• Poor Frustration Tolerance: Children with emotional dysregulation may have a low threshold for frustration. Minor setbacks or challenges that others may handle with ease can lead to intense emotional reactions.
  • Social Difficulties: Emotional dysregulation can impact interpersonal relationships. Children may struggle with making and maintaining friendships due to difficulties in understanding and responding appropriately to social cues.
  • Physical Symptoms: Emotional dysregulation can manifest physically. Children may experience headaches, stomachaches, muscle tension, or other physical symptoms in response to emotional distress.
  • Sleep Disturbances: Disruptions in sleep patterns, such as difficulty falling asleep or staying asleep, can be associated with emotional dysregulation. Emotional challenges may interfere with the ability to relax and unwind before bedtime.
  • Difficulty Identifying Emotions: Some children with emotional dysregulation may have difficulty recognizing and labeling their own emotions. This lack of emotional awareness can contribute to challenges in effectively regulating their feelings.

“While the above could be indicators of emotional dysregulation, they should serve as a starting point for investigation, not a diagnostic checklist, as every individual is unique,” says Sutherland.

“If a parent has cause for concern, they should seek professional help from a qualified professional or educational experts to help guide them and their child. It is crucial to approach emotional dysregulation with sensitivity and avoid making assumptions,” she says.

Generally, the approach to supporting children dealing with dysregulation will include building emotional awareness, developing structured routines, teaching coping skills, engaging in collaborative problem solving, and building and maintaining healthy boundaries.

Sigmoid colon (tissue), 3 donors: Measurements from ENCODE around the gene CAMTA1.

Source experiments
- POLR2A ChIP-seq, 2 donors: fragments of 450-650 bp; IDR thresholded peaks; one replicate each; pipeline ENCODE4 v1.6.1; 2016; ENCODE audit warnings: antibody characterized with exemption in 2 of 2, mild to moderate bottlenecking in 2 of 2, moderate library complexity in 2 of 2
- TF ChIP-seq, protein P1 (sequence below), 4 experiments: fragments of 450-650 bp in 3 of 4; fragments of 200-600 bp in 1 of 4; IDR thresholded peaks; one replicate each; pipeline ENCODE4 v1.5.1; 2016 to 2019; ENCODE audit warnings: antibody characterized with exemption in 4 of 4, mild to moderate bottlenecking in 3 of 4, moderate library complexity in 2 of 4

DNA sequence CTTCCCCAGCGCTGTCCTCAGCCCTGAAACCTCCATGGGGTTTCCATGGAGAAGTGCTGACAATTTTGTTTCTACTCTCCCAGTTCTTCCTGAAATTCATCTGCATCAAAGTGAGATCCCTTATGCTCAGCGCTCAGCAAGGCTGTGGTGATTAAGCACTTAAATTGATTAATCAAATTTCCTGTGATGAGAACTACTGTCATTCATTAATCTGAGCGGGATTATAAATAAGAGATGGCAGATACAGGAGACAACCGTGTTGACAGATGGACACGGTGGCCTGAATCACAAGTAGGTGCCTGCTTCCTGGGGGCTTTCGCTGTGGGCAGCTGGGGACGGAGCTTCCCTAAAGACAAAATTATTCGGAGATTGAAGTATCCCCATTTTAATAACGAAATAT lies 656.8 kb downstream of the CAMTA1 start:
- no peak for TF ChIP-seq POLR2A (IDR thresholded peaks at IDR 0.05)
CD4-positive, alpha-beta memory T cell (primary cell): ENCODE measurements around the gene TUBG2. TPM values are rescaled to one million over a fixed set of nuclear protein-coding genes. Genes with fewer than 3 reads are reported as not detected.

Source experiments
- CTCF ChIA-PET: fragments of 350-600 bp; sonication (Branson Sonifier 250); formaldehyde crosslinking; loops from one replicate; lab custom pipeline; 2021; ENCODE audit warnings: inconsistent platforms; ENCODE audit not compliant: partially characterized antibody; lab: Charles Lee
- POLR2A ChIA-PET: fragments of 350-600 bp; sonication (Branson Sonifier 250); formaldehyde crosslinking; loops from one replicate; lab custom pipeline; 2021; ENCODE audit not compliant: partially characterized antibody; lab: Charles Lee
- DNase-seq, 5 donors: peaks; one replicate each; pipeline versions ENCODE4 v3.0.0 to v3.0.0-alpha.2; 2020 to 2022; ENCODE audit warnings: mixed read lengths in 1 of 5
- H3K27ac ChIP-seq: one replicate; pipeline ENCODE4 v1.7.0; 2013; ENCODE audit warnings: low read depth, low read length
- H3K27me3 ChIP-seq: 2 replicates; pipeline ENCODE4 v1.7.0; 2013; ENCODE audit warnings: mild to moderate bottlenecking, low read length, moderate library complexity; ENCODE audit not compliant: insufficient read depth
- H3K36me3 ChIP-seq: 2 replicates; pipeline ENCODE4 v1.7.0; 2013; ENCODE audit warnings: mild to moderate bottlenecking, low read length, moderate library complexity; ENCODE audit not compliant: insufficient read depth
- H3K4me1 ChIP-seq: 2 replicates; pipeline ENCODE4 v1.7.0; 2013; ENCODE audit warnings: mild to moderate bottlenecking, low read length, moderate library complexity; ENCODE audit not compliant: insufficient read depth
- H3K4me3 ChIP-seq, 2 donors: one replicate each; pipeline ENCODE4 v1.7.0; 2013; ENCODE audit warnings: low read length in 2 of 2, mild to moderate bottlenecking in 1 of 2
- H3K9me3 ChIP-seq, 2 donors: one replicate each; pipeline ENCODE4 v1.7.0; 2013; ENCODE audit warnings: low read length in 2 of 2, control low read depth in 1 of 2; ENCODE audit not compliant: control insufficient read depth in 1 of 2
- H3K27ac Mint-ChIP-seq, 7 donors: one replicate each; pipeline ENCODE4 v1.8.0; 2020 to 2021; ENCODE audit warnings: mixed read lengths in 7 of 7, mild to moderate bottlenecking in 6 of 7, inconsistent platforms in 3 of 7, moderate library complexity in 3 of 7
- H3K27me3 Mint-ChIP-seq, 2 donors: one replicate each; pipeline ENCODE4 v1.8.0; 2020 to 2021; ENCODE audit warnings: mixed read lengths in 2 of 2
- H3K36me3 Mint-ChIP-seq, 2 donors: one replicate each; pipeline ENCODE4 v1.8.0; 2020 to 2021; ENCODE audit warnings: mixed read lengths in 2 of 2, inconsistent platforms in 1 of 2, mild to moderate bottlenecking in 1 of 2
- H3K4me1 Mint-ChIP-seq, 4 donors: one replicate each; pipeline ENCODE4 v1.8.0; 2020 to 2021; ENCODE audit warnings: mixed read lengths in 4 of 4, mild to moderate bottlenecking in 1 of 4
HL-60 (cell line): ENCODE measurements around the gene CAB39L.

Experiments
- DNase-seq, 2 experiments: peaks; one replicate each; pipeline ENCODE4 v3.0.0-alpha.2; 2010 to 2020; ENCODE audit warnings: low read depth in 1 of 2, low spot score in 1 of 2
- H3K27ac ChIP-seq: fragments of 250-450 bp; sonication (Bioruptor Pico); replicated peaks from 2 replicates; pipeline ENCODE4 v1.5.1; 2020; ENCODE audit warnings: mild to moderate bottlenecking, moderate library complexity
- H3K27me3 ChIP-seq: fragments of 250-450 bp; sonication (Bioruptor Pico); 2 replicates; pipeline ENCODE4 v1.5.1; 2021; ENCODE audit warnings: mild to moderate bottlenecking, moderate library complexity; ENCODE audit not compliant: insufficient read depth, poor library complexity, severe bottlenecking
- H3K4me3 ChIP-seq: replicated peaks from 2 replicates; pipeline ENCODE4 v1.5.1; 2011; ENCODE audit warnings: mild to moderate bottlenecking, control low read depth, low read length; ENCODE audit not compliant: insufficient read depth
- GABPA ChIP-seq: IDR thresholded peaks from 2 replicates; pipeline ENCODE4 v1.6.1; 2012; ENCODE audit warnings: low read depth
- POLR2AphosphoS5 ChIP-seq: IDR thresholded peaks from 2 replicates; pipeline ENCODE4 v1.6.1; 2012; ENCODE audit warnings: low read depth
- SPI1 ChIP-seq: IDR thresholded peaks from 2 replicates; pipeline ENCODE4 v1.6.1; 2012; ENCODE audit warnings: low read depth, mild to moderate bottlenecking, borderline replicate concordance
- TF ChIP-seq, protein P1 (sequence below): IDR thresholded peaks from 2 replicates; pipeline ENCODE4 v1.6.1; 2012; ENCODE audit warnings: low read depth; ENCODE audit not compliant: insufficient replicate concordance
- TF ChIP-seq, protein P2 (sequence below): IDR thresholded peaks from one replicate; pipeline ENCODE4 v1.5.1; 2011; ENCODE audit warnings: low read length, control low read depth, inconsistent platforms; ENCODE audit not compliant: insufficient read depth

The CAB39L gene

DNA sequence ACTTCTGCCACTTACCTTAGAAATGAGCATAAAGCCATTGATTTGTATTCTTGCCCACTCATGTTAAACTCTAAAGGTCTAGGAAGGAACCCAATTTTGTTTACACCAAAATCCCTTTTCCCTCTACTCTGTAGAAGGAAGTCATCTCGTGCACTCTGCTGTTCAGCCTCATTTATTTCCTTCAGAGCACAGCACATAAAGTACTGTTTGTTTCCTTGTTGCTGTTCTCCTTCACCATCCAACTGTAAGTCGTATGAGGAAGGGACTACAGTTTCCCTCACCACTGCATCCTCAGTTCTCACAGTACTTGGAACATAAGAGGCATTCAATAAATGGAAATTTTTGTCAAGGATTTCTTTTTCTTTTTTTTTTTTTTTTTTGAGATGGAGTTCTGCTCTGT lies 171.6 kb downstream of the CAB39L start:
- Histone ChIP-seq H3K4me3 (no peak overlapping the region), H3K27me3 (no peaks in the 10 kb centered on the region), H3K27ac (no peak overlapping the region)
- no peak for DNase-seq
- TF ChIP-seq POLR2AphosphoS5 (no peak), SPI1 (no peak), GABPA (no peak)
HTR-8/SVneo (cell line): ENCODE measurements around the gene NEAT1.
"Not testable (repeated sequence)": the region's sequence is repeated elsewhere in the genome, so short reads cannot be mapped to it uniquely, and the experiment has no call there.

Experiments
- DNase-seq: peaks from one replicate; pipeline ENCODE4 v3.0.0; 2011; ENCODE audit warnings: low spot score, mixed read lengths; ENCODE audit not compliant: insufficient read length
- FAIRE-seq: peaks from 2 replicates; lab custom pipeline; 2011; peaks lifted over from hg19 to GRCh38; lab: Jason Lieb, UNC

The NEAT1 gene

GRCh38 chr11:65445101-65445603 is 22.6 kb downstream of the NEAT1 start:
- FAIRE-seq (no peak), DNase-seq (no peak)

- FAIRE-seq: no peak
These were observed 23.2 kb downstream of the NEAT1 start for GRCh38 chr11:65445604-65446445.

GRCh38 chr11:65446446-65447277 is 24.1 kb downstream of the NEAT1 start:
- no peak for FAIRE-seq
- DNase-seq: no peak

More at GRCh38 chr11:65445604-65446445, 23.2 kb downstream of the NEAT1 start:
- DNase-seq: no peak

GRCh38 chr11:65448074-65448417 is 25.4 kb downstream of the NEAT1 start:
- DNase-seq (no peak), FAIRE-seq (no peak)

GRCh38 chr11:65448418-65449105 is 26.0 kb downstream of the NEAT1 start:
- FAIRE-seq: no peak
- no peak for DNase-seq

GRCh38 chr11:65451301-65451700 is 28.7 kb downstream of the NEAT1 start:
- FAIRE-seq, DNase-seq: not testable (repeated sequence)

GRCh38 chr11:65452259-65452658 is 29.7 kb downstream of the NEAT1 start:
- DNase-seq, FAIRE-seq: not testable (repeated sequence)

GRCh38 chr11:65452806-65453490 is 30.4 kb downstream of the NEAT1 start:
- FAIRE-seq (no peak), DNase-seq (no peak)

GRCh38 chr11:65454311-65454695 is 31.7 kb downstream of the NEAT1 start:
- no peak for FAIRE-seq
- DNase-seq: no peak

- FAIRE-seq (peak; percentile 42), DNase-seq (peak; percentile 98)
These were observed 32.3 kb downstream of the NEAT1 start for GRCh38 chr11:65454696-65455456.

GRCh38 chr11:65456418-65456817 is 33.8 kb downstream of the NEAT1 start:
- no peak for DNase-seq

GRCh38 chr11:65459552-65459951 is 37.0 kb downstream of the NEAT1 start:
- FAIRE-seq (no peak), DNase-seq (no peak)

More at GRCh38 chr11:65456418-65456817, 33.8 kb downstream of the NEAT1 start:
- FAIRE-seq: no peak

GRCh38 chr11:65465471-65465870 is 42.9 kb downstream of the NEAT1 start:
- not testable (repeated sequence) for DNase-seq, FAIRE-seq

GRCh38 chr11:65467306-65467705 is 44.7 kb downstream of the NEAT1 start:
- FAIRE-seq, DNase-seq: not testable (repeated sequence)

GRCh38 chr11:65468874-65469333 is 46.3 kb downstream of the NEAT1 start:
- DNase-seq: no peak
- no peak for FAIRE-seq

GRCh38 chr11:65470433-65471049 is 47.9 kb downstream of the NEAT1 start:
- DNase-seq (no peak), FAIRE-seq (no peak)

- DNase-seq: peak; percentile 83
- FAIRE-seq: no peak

It may also become necessary to find a school that understands emotional dysregulation and is paramount for the holistic development and well-being of children, which is able to assist children on their journey.

“The ability of a school to recognise and address emotional challenges directly correlates with a child’s academic success and overall mental health. A school that prioritises emotional well-being fosters classroom environments tailored to promote resilience, creating a supportive space where children feel understood and validated,” says Sutherland.

“Such environments will be characterised by teachers who are trained to recognize signs of emotional dysregulation and implement strategies that nurture resilience. By emphasizing emotional intelligence alongside academic achievement, these schools equip children with essential life skills, enabling them to navigate challenges with resilience and adaptability.

“Ultimately, choosing a school that values and incorporates emotional well-being into its educational philosophy, lays the foundation for children to thrive academically, emotionally, and socially, setting them on a path towards long-term success.”